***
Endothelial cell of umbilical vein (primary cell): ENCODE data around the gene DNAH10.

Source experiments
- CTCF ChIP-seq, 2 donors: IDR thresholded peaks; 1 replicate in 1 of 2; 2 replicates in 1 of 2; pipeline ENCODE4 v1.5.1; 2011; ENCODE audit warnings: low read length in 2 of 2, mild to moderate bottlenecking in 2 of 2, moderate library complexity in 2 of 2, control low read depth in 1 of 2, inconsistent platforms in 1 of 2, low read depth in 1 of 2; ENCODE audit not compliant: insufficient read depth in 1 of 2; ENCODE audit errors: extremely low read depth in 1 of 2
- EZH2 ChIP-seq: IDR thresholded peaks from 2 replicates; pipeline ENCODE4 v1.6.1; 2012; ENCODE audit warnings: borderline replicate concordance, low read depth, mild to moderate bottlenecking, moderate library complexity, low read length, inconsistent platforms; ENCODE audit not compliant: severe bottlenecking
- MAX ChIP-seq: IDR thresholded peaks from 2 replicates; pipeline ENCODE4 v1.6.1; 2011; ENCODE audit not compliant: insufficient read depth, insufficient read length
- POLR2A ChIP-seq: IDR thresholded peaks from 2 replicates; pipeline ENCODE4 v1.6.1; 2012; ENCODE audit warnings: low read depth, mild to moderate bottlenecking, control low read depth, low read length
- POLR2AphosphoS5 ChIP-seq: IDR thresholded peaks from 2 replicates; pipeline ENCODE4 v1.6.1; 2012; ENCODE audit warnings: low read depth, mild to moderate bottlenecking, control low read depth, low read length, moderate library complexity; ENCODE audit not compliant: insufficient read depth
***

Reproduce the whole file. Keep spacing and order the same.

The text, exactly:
Endothelial cell of umbilical vein (primary cell): ENCODE data around the gene DNAH10.

Source experiments
- CTCF ChIP-seq, 2 donors: IDR thresholded peaks; 1 replicate in 1 of 2; 2 replicates in 1 of 2; pipeline ENCODE4 v1.5.1; 2011; ENCODE audit warnings: low read length in 2 of 2, mild to moderate bottlenecking in 2 of 2, moderate library complexity in 2 of 2, control low read depth in 1 of 2, inconsistent platforms in 1 of 2, low read depth in 1 of 2; ENCODE audit not compliant: insufficient read depth in 1 of 2; ENCODE audit errors: extremely low read depth in 1 of 2
- EZH2 ChIP-seq: IDR thresholded peaks from 2 replicates; pipeline ENCODE4 v1.6.1; 2012; ENCODE audit warnings: borderline replicate concordance, low read depth, mild to moderate bottlenecking, moderate library complexity, low read length, inconsistent platforms; ENCODE audit not compliant: severe bottlenecking
- MAX ChIP-seq: IDR thresholded peaks from 2 replicates; pipeline ENCODE4 v1.6.1; 2011; ENCODE audit not compliant: insufficient read depth, insufficient read length
- POLR2A ChIP-seq: IDR thresholded peaks from 2 replicates; pipeline ENCODE4 v1.6.1; 2012; ENCODE audit warnings: low read depth, mild to moderate bottlenecking, control low read depth, low read length
- POLR2AphosphoS5 ChIP-seq: IDR thresholded peaks from 2 replicates; pipeline ENCODE4 v1.6.1; 2012; ENCODE audit warnings: low read depth, mild to moderate bottlenecking, control low read depth, low read length, moderate library complexity; ENCODE audit not compliant: insufficient read depth